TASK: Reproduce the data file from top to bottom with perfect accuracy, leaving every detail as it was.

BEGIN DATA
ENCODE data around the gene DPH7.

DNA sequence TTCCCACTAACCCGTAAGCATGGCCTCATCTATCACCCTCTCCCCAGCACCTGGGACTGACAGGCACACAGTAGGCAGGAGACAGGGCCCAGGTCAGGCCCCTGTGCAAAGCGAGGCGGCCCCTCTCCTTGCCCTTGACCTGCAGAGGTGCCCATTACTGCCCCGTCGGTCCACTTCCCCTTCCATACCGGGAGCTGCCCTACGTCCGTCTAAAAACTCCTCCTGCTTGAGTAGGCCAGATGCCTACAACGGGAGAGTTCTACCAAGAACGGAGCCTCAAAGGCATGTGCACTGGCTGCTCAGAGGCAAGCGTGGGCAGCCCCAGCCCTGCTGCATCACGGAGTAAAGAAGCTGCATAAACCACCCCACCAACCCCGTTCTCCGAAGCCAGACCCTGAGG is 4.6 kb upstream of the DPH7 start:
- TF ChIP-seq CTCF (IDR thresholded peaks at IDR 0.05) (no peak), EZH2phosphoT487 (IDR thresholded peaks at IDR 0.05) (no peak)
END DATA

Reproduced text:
ENCODE data around the gene DPH7.

DNA sequence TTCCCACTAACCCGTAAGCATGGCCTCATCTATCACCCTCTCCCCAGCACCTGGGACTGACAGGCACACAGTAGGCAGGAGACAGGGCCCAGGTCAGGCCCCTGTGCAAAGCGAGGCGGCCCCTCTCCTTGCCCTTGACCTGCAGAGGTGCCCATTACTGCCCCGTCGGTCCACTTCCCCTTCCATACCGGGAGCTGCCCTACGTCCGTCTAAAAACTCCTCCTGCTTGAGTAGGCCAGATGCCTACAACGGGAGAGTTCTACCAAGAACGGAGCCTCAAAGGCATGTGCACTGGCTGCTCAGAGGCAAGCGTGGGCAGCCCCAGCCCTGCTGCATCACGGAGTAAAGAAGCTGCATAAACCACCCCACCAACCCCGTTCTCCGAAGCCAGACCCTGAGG is 4.6 kb upstream of the DPH7 start:
- TF ChIP-seq CTCF (IDR thresholded peaks at IDR 0.05) (no peak), EZH2phosphoT487 (IDR thresholded peaks at IDR 0.05) (no peak)